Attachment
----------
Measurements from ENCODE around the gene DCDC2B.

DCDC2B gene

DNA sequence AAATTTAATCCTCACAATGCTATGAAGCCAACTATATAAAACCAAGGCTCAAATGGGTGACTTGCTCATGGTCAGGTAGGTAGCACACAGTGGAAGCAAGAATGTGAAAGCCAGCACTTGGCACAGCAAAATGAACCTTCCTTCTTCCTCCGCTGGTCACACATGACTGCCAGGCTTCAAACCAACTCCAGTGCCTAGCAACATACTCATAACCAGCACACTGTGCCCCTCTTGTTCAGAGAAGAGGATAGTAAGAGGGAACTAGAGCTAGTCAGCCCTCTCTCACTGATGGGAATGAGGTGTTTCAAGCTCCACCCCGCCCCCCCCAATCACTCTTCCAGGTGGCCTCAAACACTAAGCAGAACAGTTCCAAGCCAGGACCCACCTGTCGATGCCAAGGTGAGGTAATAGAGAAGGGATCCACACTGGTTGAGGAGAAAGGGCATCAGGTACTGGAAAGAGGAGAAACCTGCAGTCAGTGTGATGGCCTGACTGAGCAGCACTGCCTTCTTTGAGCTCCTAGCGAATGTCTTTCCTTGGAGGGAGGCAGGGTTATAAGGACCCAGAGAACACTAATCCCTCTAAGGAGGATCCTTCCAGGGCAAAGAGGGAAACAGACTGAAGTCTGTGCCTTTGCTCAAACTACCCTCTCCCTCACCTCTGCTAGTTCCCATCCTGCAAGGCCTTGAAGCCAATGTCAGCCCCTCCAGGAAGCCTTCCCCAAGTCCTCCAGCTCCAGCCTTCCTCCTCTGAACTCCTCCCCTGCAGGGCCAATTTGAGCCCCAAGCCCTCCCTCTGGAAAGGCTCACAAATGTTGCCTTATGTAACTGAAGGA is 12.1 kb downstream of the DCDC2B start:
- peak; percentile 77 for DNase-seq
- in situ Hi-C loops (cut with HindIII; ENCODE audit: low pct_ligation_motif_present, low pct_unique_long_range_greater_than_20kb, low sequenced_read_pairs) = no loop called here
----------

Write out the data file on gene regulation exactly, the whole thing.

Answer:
Measurements from ENCODE around the gene DCDC2B.

DCDC2B gene

DNA sequence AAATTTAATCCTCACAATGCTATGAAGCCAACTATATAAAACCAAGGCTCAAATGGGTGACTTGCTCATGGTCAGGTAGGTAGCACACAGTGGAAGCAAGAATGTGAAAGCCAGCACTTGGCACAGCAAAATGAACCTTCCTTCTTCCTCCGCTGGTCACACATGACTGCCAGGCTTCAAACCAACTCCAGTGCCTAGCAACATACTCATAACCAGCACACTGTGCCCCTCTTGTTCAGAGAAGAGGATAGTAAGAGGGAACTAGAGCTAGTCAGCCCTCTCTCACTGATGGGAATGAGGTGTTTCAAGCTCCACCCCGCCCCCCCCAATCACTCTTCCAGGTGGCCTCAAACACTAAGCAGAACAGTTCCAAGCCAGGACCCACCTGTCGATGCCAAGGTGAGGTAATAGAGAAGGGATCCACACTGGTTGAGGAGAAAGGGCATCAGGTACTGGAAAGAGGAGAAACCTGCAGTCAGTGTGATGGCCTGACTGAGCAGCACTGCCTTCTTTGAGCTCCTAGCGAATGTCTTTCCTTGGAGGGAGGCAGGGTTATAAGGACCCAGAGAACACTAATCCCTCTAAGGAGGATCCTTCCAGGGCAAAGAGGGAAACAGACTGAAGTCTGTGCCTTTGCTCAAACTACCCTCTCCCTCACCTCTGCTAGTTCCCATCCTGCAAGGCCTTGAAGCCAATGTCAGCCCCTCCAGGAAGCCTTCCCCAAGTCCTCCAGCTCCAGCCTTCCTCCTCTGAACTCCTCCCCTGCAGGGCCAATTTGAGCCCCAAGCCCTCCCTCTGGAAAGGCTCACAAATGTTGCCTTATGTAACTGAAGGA is 12.1 kb downstream of the DCDC2B start:
- peak; percentile 77 for DNase-seq
- in situ Hi-C loops (cut with HindIII; ENCODE audit: low pct_ligation_motif_present, low pct_unique_long_range_greater_than_20kb, low sequenced_read_pairs) = no loop called here